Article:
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Virginia Legislator Confronts Virginia's Dark History Of Eugenics

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One legislator from Arlington is seeking compensation for victims forced sterilization, the echoes of a part of a dark chapter in the history of Virginia.

Nobody knows the exact number of people in Virginia forced to undergo sterilizations, although estimates range from 7,500 to 8,000. Democratic Del. Patrick Hope says thousands of those people may still be alive today, and he's calling on the governor and General Assembly to study the issue.

"Most people equate it with Nazi Germany," says Hope. "But in fact, it originated right here in the Commonwealth of Virginia."

Hope is asking the governor and the General Assembly to try to track down survivors of Virginia's infamous program of forced sterilization, and wants to put together a task force to track down survivors and determine just compensation. Hope says people who are wrongfully convicted are awarded $40,000 a year in Virginia, and he says the commonwealth should look at ways to address the harm caused by the theory of eugenics in Virginia.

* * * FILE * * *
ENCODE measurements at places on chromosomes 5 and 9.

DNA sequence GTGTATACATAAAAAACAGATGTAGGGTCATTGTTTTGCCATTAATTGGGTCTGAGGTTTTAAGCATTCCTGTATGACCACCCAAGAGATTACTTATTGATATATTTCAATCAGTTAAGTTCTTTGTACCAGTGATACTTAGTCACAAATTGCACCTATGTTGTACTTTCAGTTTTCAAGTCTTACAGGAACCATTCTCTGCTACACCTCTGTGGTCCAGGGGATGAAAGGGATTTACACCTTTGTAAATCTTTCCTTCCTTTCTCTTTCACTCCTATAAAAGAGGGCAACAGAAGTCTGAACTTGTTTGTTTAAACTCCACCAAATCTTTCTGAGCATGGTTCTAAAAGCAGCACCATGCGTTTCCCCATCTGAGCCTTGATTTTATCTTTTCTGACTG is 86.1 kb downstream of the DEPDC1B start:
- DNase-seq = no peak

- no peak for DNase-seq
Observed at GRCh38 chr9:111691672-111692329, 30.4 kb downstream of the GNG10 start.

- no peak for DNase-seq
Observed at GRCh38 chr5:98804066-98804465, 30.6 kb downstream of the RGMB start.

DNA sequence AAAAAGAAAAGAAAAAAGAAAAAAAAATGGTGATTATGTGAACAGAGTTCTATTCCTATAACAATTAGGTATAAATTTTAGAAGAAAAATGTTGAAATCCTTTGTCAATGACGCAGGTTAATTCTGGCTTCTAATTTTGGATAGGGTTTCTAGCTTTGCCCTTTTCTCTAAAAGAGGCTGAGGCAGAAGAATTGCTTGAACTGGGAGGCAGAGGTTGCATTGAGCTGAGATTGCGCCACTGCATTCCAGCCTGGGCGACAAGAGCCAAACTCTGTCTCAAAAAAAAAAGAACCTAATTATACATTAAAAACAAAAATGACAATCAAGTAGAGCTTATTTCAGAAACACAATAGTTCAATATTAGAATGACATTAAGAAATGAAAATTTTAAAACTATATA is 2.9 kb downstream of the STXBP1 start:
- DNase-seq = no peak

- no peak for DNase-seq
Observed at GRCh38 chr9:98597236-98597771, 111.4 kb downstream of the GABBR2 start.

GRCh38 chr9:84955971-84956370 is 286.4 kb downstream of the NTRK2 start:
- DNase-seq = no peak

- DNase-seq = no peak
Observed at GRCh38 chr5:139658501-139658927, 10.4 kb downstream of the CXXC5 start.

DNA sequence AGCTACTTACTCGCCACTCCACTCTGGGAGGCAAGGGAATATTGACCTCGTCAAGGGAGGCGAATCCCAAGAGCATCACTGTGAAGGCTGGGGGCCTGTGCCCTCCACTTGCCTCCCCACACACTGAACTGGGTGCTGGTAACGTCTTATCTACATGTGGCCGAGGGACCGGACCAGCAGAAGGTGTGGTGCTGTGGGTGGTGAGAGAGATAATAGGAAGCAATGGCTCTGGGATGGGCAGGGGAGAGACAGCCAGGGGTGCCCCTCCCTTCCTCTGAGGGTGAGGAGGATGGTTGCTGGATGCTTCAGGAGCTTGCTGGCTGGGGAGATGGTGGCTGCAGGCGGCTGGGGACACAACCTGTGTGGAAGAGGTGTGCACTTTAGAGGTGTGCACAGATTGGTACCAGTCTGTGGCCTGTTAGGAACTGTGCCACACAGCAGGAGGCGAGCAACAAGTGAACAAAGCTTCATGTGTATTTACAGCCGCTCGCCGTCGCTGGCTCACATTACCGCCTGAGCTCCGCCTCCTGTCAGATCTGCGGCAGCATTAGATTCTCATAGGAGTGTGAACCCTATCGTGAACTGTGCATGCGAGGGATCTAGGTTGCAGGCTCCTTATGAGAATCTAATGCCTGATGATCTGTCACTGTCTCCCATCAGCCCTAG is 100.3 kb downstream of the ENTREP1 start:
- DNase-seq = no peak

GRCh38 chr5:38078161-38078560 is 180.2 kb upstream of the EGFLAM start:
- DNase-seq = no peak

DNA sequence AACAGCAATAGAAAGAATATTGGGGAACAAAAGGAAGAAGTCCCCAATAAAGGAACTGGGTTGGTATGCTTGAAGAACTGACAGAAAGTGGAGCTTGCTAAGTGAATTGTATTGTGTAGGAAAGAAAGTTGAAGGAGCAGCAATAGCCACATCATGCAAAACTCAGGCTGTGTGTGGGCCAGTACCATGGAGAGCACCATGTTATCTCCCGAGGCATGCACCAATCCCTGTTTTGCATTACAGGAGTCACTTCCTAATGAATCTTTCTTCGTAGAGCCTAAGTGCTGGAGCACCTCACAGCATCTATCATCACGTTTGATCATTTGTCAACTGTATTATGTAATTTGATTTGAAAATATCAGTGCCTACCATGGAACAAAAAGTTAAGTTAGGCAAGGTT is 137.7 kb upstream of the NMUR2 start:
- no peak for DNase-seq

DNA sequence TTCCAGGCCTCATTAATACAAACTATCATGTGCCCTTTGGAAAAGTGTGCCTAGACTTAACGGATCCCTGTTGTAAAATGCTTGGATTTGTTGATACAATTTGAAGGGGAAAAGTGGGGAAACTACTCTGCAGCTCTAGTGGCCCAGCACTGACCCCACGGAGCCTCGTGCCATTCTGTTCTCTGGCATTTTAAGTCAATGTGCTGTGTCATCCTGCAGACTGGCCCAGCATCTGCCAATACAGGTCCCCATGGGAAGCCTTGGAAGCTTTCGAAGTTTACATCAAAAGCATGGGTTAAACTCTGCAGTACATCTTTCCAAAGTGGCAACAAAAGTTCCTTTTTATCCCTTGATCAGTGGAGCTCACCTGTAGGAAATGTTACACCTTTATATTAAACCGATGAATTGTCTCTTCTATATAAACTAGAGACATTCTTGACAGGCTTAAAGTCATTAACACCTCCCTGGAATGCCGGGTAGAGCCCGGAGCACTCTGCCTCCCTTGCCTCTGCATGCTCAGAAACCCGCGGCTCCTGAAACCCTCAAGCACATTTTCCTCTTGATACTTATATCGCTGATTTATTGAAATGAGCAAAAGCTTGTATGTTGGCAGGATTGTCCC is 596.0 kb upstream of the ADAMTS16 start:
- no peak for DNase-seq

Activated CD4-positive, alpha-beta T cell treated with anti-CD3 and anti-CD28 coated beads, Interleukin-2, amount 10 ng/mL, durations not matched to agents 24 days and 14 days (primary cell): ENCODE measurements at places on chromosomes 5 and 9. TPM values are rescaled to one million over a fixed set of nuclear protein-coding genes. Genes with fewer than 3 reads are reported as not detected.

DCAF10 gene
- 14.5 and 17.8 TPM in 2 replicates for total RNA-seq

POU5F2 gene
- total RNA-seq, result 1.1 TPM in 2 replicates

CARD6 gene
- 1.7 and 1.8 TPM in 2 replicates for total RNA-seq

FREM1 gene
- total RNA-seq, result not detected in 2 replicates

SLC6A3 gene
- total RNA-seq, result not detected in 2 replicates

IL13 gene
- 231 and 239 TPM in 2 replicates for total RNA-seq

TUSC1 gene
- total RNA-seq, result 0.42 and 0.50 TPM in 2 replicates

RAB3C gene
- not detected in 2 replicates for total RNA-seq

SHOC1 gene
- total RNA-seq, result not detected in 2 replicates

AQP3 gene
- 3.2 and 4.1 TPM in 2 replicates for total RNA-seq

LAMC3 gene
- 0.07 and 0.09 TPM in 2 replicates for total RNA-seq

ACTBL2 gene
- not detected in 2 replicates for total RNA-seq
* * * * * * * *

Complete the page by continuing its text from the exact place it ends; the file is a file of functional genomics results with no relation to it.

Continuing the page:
Hope's effort is inspired by a similar initiative in North Carolina, where the state legislature is considering a $10 million package to compensate victims of forced sterilization.

"It was kind of a bad end of a good idea, which was Darwinism," says George Mason University professor Andrew Light. "So the idea was to direct the evolution of mankind."

This year is the 85th anniversary of a Supreme Court decision upholding the 1920s-era Virginia law, which was used as a template for several other states.

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